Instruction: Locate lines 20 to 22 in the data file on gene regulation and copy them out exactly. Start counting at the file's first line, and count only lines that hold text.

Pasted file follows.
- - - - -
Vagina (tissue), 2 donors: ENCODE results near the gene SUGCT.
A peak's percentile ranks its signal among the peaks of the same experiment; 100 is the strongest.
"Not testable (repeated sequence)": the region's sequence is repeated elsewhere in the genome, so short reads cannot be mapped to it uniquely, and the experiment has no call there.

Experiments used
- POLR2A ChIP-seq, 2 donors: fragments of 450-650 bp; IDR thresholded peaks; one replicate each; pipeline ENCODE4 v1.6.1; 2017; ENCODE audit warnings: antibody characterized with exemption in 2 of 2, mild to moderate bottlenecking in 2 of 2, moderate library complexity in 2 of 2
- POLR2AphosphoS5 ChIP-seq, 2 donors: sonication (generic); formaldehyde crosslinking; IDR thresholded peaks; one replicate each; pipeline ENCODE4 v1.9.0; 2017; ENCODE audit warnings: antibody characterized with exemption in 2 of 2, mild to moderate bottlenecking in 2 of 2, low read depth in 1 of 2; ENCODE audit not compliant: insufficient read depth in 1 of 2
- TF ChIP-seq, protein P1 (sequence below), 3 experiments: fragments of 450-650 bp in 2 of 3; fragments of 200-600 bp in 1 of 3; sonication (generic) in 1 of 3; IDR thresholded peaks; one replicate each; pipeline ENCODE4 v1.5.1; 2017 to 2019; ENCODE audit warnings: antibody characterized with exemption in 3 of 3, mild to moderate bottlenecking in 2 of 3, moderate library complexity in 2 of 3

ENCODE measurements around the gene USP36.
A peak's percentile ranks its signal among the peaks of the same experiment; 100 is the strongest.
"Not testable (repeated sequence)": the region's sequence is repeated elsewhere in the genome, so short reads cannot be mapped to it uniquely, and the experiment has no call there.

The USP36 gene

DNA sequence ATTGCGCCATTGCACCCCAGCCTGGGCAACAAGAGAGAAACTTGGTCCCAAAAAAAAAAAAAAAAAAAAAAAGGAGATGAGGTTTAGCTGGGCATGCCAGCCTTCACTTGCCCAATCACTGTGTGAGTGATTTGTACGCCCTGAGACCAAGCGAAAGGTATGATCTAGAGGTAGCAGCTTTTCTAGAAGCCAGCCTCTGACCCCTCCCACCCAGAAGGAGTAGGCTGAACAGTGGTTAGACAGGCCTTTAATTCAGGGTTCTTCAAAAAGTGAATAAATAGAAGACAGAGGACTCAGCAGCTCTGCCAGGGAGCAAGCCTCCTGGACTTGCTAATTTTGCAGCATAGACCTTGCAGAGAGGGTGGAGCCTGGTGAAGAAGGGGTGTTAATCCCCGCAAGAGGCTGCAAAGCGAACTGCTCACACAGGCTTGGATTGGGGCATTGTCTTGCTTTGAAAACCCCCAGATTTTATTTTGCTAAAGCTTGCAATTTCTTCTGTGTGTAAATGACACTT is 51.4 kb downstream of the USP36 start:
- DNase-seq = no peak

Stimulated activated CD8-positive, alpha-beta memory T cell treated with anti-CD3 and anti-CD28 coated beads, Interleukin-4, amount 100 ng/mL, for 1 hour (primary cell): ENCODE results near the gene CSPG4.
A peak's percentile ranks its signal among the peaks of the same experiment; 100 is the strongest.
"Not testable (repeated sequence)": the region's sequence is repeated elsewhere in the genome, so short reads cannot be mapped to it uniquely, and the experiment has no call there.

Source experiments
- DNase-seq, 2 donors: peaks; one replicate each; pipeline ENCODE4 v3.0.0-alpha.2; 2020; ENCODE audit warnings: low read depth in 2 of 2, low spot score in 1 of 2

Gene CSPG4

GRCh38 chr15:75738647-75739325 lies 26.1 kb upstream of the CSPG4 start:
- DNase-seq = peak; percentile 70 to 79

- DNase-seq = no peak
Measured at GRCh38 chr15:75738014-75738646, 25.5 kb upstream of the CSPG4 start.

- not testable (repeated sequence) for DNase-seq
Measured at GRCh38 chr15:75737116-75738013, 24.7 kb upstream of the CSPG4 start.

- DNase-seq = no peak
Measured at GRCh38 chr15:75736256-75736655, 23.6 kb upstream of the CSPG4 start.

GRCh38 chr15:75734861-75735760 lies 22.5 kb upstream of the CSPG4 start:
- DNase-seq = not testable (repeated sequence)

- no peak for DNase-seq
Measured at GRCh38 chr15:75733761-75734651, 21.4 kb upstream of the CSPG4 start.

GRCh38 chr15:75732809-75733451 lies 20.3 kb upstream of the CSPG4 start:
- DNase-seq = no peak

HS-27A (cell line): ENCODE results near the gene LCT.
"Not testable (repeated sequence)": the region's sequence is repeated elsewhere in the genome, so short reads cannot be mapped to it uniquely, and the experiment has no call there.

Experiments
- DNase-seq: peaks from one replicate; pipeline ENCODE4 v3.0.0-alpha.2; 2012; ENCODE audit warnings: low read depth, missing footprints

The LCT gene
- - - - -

GRCh38 chr15:75738647-75739325 lies 26.1 kb upstream of the CSPG4 start:
- DNase-seq = peak; percentile 70 to 79

- DNase-seq = no peak